Commemorating Anne of Brittany (2014)

This post was created on February 22, 2014

Concert 1: Saturday 22 February 2014 at 8 pm
Xavier College Chapel, Barkers Rd, Kew

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When Anne of Brittany, uniquely the wife of two successive French kings, as well as Duchess of Brittany in her own right, died on 9 January 1514, her funeral lasted for forty days. Such an extended ceremony must have involved a lot of music, though only the three motets presented here can be identified with certainty. Nevertheless it is generally accepted that Prioris’s fine Requiem was also written for the occasion.


Jean Mouton
Quis dabit oculis nostris
Pierre Moulu
Fière Attropos
Costanzo Festa
Quis dabit oculis nostris
Josquin Desprez
De profundis
Johannes Prioris

Introitus: Requiem aeternam
Graduale: Si ambulum
Sequentia: Dies irae
(Gregorian chant)
Offertorium: Domine Jesu Christe
Agnus Dei
Communio: Lux aeterna



Carol Veldhoven
Deborah Summerbell
Maria Pisani
Claerwen Jones
Kathryn Pisani
Belinda Wong
Yi Wen Chin
Niki Ebacioni
Miranda Gronow
Peter Campbell
Tim van Nooten
Vaughan McAlley
Stuart Tennant
Andrew Murray
Thomas Bland
Christopher Potter
Michael Strasser
Jerzy Kozlowski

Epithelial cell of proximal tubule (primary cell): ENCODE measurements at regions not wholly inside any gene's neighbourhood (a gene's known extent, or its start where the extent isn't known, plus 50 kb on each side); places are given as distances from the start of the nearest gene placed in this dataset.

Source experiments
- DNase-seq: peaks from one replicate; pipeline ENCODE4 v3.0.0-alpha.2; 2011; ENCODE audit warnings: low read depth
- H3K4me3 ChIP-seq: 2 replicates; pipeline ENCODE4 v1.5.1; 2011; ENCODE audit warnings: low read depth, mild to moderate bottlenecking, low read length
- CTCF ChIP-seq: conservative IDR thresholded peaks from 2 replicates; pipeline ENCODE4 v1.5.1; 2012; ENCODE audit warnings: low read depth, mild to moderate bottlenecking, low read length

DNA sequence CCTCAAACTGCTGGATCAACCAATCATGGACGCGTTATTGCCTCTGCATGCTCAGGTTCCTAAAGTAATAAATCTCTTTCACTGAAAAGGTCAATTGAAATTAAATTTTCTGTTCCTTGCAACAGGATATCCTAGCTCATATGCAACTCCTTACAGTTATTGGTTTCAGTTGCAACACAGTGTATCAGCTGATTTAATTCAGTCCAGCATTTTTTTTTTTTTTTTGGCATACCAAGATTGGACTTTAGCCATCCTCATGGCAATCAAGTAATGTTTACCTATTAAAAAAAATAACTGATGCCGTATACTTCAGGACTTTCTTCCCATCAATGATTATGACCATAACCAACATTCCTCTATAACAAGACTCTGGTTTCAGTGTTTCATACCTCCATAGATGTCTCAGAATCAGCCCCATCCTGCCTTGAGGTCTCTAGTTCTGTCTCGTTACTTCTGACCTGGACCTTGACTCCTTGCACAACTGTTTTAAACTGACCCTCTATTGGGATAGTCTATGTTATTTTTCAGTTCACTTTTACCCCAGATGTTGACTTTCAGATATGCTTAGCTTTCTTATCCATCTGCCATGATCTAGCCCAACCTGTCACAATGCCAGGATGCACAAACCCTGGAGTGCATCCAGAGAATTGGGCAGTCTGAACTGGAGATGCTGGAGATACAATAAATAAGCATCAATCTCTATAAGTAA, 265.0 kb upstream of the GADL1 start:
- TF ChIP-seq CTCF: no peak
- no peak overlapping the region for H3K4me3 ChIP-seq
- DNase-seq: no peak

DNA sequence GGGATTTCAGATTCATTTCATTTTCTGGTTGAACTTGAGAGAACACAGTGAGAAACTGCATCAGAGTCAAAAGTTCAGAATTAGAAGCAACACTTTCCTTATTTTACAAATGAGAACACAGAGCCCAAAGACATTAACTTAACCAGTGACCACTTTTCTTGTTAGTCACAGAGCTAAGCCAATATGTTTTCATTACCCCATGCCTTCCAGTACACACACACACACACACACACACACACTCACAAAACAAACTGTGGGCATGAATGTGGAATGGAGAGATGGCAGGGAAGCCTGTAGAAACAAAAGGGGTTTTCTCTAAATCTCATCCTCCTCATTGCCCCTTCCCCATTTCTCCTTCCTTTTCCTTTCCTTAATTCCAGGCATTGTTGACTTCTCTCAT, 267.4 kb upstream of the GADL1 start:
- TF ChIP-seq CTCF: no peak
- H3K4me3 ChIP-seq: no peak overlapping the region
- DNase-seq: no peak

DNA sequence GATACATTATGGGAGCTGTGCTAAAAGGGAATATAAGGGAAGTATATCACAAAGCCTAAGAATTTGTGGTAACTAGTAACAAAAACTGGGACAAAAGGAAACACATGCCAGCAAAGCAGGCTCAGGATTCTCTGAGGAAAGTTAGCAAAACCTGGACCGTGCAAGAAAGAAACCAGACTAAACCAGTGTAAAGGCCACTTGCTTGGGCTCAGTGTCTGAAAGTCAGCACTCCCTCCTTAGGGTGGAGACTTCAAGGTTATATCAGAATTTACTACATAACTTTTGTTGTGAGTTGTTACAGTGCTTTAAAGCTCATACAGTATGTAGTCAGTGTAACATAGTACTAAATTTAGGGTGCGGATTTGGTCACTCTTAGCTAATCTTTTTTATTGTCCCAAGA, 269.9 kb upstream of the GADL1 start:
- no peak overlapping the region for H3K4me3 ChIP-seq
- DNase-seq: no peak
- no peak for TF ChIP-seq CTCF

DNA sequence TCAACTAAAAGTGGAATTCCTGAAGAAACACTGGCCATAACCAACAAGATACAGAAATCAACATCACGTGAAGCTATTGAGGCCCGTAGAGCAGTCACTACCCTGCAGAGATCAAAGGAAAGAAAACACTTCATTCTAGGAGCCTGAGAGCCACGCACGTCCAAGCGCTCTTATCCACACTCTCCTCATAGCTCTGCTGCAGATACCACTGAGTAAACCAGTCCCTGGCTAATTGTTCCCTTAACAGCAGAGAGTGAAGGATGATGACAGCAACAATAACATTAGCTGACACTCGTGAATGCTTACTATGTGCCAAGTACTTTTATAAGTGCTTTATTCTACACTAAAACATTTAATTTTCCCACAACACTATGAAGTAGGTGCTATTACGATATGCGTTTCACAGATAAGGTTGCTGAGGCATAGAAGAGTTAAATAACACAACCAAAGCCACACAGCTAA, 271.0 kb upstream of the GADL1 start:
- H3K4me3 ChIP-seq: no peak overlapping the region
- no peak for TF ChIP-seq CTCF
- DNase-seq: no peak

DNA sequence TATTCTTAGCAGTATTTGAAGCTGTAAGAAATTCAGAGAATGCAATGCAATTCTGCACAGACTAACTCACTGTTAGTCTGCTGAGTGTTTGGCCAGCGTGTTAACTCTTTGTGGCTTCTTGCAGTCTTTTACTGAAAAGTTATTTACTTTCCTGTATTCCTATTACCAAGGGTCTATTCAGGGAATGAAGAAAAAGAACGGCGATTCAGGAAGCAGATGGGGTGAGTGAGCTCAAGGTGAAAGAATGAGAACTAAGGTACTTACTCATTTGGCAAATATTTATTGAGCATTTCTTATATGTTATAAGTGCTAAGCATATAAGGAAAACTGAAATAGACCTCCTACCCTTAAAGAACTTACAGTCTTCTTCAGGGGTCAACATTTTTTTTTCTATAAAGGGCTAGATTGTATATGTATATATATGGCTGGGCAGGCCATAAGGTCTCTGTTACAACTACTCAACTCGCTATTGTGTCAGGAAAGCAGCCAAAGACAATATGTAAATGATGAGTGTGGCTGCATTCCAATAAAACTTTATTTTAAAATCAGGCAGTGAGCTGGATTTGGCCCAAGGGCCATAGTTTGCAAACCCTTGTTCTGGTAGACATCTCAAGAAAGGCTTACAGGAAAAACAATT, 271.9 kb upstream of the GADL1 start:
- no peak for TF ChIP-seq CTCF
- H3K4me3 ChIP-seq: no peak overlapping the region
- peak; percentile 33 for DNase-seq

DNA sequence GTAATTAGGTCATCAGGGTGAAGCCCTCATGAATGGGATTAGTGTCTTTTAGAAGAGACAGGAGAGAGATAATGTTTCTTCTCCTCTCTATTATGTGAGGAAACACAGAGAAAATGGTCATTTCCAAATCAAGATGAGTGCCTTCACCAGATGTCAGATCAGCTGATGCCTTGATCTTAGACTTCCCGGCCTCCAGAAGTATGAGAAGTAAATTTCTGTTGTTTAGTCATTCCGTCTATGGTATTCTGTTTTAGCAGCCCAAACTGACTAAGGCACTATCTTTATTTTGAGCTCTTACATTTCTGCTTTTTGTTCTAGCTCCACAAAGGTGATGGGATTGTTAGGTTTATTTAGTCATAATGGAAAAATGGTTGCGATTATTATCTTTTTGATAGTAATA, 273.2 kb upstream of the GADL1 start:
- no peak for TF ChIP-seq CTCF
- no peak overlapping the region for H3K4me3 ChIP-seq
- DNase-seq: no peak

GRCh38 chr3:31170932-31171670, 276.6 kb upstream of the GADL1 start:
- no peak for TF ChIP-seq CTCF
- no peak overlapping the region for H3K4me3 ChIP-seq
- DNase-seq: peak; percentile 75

Tuesday, 25 Febrary 2014, The Age [Melbourne], n.p.
Ensemble Gombert in fine renditions of funeral music for Anne of Brittany

Clive O’Connell

Commemorating Anne Of Brittany
Ensemble Gombert
Xavier College Chapel
February 22

When she died in 1514 aged 31, Duchess Anne of Brittany had been married to a German emperor and two French kings and had had 14 pregnancies. The last independent ruler of her state, she was a notable arts patron and her funeral rites lasted for 40 days, involving a good deal of music, although very few original compositions for these ceremonies have been documented.

For Saturday’s opening Ensemble Gombert series recital, artistic director John O’Donnell put together a program of works, both definites and maybes, connected with this remarkable woman’s extended obsequies, the most significant a Requiem by Johannes Prioris. This mass reveals an honest individuality and the choir gave it a finely-shaped performance with a satisfying balance between soprano and bass lines, notably in the rich Kyrie and a calmly celebratory Agnus Dei, although the well-worn plainchant Dies irae sequence seemed an odd if suitably sombre interpolation.

Two settings of the text Quis dabit oculis nostris, by Jean Mouton and Costanzo Festa, showed once again the Gomberts’ hallmarks of linear balance and controlled power. This was further substantiated by a glowing reading of Josquin’s late five-part De profundis with an interpretative depth that distinguishes this ensemble’s work at its best.
Clive O’Connell/Courtesy of The Age

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